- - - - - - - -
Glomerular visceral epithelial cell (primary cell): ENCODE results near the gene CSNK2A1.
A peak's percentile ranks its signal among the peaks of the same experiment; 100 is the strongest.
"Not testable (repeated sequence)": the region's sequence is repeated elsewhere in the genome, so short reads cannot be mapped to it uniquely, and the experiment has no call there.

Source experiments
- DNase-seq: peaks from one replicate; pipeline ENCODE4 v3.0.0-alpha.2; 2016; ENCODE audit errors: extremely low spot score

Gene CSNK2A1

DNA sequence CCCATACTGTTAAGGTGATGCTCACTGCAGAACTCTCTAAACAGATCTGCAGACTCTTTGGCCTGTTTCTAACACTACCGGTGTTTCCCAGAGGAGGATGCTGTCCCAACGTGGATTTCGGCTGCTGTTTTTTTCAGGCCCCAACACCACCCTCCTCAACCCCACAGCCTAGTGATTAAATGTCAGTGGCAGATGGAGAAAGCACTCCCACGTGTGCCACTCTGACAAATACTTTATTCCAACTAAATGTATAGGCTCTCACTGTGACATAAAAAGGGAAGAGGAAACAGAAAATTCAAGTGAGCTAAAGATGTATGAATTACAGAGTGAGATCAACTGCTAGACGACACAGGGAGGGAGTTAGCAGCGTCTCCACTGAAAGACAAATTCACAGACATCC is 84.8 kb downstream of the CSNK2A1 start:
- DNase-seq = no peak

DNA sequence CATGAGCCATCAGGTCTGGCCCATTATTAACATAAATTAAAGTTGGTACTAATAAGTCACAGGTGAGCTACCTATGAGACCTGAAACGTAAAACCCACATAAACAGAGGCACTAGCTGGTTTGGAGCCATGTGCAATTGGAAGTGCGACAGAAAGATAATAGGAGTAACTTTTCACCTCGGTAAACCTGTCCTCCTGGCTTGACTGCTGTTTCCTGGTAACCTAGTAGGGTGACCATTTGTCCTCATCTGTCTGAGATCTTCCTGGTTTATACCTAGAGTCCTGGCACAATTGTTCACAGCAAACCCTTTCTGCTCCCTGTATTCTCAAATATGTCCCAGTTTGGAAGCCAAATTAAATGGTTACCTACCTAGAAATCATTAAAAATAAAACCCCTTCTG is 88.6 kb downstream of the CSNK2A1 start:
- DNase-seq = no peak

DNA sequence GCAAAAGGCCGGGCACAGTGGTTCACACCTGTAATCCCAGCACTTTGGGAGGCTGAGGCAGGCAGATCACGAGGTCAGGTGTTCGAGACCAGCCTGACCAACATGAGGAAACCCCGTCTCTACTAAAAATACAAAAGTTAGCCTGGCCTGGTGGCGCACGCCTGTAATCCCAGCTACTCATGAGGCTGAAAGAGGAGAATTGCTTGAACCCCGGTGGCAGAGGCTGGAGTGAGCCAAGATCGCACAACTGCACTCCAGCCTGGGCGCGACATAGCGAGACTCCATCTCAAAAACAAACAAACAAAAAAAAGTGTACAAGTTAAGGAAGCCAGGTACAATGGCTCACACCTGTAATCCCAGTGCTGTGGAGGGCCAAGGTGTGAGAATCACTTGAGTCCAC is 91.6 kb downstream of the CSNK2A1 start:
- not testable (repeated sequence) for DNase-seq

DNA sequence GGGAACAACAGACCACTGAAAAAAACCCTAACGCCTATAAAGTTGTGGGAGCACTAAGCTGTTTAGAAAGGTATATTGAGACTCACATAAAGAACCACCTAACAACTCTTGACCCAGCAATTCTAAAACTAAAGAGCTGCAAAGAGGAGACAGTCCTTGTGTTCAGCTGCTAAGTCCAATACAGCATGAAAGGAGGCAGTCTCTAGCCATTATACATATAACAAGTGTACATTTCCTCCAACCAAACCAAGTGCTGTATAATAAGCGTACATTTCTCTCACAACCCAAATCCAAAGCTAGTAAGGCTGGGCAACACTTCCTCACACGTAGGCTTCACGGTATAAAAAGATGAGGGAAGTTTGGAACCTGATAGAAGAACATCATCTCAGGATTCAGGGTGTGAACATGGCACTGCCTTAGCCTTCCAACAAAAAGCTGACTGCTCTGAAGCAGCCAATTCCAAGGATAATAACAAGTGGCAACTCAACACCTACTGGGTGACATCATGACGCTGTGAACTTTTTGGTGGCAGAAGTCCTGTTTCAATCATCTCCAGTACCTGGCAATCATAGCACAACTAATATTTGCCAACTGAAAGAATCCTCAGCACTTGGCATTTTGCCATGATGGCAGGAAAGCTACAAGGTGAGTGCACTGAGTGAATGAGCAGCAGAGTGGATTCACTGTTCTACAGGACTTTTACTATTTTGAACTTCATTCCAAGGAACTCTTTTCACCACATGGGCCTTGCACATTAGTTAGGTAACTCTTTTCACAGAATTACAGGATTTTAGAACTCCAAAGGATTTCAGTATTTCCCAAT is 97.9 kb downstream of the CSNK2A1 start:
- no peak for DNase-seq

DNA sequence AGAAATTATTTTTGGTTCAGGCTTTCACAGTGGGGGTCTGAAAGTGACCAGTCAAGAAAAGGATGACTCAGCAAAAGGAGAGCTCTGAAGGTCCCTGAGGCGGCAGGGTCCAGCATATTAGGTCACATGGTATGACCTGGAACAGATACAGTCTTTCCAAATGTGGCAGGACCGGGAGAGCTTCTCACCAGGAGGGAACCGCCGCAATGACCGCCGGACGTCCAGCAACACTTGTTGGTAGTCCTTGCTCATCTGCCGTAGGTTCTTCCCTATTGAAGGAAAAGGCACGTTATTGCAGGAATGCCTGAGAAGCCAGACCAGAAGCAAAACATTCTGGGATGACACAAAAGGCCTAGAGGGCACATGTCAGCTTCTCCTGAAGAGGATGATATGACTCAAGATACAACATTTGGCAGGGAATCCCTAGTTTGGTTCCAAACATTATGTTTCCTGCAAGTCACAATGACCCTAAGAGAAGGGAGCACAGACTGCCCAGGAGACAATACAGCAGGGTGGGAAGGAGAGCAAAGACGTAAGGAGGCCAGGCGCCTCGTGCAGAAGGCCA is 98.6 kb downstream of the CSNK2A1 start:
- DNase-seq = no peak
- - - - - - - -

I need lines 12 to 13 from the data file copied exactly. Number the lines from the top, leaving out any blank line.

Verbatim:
- not testable (repeated sequence) for DNase-seq

DNA sequence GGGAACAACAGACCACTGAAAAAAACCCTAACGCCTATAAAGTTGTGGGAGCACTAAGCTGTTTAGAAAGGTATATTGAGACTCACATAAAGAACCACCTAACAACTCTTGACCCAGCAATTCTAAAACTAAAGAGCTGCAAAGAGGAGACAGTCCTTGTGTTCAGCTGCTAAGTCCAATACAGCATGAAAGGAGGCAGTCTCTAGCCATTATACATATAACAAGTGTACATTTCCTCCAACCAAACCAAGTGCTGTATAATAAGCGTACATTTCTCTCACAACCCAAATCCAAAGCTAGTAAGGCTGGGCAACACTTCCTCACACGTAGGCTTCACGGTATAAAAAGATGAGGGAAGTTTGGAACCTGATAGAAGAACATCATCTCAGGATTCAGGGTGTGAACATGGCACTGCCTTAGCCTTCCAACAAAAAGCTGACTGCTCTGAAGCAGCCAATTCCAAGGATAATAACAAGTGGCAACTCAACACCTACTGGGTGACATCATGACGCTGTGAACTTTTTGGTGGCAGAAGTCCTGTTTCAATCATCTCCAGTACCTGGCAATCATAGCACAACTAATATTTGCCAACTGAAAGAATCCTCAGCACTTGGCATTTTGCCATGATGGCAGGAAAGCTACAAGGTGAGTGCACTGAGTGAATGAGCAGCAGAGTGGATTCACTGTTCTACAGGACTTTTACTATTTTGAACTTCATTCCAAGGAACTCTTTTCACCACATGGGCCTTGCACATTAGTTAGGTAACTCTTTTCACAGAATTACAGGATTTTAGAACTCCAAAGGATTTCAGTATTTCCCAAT is 97.9 kb downstream of the CSNK2A1 start: